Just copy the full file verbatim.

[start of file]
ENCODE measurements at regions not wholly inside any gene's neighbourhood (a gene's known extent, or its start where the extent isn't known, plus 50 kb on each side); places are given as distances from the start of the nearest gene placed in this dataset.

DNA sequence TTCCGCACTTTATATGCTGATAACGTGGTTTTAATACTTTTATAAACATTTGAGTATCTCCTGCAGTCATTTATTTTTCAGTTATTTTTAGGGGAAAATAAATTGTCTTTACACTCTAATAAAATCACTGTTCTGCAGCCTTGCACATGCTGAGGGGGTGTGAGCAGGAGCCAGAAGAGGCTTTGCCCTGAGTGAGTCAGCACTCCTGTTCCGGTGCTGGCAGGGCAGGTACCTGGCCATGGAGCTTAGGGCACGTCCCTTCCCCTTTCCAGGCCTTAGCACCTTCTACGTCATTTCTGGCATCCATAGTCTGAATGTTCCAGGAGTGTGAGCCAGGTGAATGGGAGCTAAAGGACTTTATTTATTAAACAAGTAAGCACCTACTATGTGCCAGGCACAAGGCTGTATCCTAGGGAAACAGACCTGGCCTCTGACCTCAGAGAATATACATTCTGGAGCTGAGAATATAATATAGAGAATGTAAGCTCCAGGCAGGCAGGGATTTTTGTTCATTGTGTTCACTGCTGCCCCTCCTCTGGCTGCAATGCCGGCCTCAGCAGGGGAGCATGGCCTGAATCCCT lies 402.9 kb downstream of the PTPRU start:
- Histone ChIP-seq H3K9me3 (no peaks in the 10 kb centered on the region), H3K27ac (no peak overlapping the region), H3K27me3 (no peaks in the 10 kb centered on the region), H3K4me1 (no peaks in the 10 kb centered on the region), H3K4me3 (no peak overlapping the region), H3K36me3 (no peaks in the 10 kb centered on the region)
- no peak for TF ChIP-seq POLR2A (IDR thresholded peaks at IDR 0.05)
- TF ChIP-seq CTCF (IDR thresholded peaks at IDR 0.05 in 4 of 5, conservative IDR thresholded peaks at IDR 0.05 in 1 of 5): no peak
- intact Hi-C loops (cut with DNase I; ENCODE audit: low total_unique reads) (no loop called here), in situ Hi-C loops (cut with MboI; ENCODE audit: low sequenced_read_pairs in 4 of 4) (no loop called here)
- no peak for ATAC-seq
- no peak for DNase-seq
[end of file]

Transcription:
ENCODE measurements at regions not wholly inside any gene's neighbourhood (a gene's known extent, or its start where the extent isn't known, plus 50 kb on each side); places are given as distances from the start of the nearest gene placed in this dataset.

DNA sequence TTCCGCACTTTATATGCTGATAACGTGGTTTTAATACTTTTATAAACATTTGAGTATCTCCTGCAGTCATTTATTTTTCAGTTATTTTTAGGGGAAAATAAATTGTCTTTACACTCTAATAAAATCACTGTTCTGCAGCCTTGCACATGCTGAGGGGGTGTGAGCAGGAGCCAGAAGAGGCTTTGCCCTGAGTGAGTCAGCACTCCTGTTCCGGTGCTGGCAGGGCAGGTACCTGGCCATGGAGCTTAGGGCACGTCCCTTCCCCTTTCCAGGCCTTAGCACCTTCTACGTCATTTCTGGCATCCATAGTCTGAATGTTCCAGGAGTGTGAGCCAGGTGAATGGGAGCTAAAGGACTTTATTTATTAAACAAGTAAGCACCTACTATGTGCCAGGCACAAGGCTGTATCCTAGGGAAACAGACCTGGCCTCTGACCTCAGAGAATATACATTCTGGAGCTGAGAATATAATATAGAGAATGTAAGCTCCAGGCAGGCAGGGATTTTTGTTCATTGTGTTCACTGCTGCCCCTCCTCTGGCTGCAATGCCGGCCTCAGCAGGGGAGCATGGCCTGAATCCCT lies 402.9 kb downstream of the PTPRU start:
- Histone ChIP-seq H3K9me3 (no peaks in the 10 kb centered on the region), H3K27ac (no peak overlapping the region), H3K27me3 (no peaks in the 10 kb centered on the region), H3K4me1 (no peaks in the 10 kb centered on the region), H3K4me3 (no peak overlapping the region), H3K36me3 (no peaks in the 10 kb centered on the region)
- no peak for TF ChIP-seq POLR2A (IDR thresholded peaks at IDR 0.05)
- TF ChIP-seq CTCF (IDR thresholded peaks at IDR 0.05 in 4 of 5, conservative IDR thresholded peaks at IDR 0.05 in 1 of 5): no peak
- intact Hi-C loops (cut with DNase I; ENCODE audit: low total_unique reads) (no loop called here), in situ Hi-C loops (cut with MboI; ENCODE audit: low sequenced_read_pairs in 4 of 4) (no loop called here)
- no peak for ATAC-seq
- no peak for DNase-seq